Earlier this month, we saw one of the most damaging ransomware attacks ever conducted, after the software company Kaseya was breached by the REvil gang. More than 1,500 organisations were affected, with the attackers demanding a $70 million (about £50 million) payment.
That, of course, is only the latest in a long line of incidents that have been considered “one of the most damaging ever”. There have also been the attacks on Colonial Pipeline, the meat supplier JBS, the Irish health service and the chemical distributor Brenntag.
The rate at which incidents are occurring has resulted in government efforts on both sides of the Atlantic to tackle the threat.
The White House recently unveiled new initiatives to combat ransomware, which includes a State Department programme that mirrors its anti-terrorism scheme in offering financial rewards for information that helps prevent or identify attackers.
It’s part of a four-pronged scheme that also intends to:
- Make it more difficult for ransomware gangs to transfer funds using cryptocurrency
- Encourage international corporation in combating ransomware
- Help US organizations become more resilient against criminal hacking
Meanwhile, the UK’s NCSC (National Cyber Security Centre) announced in April that it had joined the RTF (Ransomware Task Force), which contains expertise from governments, software firms, cybersecurity vendors, non-profits, and academic institutions from across the world.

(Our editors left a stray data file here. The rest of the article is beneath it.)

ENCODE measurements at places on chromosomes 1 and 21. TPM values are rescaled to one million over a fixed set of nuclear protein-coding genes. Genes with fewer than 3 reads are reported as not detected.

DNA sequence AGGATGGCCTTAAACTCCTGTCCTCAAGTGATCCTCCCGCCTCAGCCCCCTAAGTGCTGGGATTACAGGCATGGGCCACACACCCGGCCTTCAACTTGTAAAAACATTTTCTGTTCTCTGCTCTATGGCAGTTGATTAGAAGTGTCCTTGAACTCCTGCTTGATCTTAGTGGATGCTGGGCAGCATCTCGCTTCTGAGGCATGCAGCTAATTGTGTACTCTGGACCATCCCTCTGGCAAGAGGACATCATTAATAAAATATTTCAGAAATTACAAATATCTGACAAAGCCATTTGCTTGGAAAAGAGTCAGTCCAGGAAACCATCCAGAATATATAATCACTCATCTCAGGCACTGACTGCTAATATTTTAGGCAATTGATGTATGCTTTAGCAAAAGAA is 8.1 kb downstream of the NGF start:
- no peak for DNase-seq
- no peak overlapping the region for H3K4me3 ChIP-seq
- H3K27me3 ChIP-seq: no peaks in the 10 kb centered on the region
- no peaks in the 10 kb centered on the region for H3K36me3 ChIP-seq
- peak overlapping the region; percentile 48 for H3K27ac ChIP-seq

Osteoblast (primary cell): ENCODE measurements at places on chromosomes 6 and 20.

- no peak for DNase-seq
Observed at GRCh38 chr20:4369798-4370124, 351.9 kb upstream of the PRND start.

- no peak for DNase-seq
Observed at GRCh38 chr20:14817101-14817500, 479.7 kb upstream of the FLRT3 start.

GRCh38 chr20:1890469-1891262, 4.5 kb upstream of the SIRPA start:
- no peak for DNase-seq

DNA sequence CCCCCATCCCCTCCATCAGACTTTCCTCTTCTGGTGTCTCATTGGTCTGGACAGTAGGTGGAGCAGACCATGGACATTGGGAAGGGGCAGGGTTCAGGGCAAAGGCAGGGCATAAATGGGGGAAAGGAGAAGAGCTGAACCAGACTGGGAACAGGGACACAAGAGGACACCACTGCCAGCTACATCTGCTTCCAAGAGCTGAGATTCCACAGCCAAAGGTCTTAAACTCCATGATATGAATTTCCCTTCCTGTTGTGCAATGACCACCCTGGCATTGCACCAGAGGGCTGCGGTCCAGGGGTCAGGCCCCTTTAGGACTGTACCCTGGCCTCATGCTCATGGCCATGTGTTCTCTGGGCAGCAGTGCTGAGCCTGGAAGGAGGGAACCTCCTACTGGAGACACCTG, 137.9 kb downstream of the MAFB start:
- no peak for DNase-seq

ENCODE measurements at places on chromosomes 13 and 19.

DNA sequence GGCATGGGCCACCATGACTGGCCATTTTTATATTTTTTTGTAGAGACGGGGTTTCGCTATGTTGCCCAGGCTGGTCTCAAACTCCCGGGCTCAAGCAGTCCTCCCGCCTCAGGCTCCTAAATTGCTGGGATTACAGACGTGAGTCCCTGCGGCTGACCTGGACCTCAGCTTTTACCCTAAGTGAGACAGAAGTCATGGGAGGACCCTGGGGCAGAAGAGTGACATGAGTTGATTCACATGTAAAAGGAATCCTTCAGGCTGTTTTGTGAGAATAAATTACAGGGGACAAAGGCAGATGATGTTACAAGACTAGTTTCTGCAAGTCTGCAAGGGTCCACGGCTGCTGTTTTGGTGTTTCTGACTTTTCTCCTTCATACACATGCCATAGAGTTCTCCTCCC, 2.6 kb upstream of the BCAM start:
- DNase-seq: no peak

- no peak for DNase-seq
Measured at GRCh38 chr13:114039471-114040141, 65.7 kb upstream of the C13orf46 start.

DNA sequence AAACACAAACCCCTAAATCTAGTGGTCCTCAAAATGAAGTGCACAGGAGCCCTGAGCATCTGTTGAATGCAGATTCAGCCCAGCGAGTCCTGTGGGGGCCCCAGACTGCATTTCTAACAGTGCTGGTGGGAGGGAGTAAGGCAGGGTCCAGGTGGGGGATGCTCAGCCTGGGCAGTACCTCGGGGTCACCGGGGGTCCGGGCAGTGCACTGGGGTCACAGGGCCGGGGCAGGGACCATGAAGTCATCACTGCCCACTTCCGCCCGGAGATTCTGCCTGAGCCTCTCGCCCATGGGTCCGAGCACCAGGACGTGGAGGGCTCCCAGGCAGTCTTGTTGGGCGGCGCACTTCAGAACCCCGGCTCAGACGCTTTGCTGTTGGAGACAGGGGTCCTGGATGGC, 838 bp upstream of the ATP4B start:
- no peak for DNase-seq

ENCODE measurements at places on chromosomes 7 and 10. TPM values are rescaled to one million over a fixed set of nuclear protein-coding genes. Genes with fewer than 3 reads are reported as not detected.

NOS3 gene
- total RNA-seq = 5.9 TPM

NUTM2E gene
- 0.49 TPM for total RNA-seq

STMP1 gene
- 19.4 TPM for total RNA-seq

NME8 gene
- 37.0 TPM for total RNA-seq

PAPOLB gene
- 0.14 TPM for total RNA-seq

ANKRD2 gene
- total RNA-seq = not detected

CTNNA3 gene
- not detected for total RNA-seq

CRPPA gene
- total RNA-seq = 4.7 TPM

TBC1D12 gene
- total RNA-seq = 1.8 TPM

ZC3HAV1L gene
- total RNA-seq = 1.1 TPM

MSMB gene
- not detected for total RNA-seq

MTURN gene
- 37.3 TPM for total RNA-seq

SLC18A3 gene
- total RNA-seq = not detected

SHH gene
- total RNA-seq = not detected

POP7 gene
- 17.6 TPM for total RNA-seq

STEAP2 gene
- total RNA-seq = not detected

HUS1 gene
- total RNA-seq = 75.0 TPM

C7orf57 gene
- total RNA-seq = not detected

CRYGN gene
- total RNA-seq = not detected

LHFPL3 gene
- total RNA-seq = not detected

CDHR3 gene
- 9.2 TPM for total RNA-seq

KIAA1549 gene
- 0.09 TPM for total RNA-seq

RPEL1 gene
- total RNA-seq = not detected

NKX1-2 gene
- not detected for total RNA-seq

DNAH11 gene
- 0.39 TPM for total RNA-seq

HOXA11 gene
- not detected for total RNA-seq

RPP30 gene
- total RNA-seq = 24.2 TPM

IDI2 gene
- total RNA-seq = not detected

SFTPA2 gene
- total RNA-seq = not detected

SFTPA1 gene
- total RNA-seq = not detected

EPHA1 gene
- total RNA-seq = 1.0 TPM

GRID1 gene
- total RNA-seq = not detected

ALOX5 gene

In an 81-page report, the group called for “aggressive and urgent action” against ransomware.
The RTF co-chair Jen Ellis said: “Citizens are being impacted by this every day. It’s having a huge impact on the economy and the ability for ordinary people to access critical services.
“Not only that but, really distressingly, the funds that come in from paid ransoms fund other forms of organised crime, like human trafficking and child exploitation.”
One of the biggest problems that organisations face in the battle against ransomware is a lack of expert guidance. NBC recently reported that attacks have become so prolific that organisations don’t have the internal expertise to address the risk and are unable to seek assistance from third parties.
“We’re getting calls from organizations almost every single day,” said Charles Carmakal, the chief technology officer at the cybersecurity giant Mandiant. “We’re barely able to keep up.”
“I feel bad, but we turn down a lot of organizations because we don’t have the capacity to help them,” he added.
Similarly, Jake Williams, the chief technology officer at the cybersecurity company BreachQuest, said his organisation has seen a drastic increase in the number of ransomware cases it has handled in recent months.
“We’re having to be selective on some of the cases we’re taking,” Williams said, adding that BreachQuest has had to hire subcontractors to manage the influx of work.
With cyber security professionals barely able to keep up with the threat – despite significant growth in recent years – it’s no surprise that ransomware continues to thrive.
For organisations looking to shore up their defences, the best course of action may well be to find talent internally. If you’re considering a role in the industry, or think someone in your team would be suitable, IT Governance has a range of options.
Whether you’re thinking about becoming an ethical hacker, an information security manager or anything in between, there is no better place to get started.